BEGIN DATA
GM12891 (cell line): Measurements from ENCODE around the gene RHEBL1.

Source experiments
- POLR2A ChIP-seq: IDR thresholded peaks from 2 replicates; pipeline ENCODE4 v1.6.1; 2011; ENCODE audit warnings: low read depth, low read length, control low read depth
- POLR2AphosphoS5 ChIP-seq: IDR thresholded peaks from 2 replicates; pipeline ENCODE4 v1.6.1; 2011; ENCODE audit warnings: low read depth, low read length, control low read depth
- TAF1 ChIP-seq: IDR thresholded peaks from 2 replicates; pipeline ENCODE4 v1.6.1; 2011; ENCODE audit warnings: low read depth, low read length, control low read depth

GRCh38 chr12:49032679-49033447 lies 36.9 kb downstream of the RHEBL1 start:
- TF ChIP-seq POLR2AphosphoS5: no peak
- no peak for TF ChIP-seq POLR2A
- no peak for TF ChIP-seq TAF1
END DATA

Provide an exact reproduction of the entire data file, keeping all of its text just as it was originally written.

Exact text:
GM12891 (cell line): Measurements from ENCODE around the gene RHEBL1.

Source experiments
- POLR2A ChIP-seq: IDR thresholded peaks from 2 replicates; pipeline ENCODE4 v1.6.1; 2011; ENCODE audit warnings: low read depth, low read length, control low read depth
- POLR2AphosphoS5 ChIP-seq: IDR thresholded peaks from 2 replicates; pipeline ENCODE4 v1.6.1; 2011; ENCODE audit warnings: low read depth, low read length, control low read depth
- TAF1 ChIP-seq: IDR thresholded peaks from 2 replicates; pipeline ENCODE4 v1.6.1; 2011; ENCODE audit warnings: low read depth, low read length, control low read depth

GRCh38 chr12:49032679-49033447 lies 36.9 kb downstream of the RHEBL1 start:
- TF ChIP-seq POLR2AphosphoS5: no peak
- no peak for TF ChIP-seq POLR2A
- no peak for TF ChIP-seq TAF1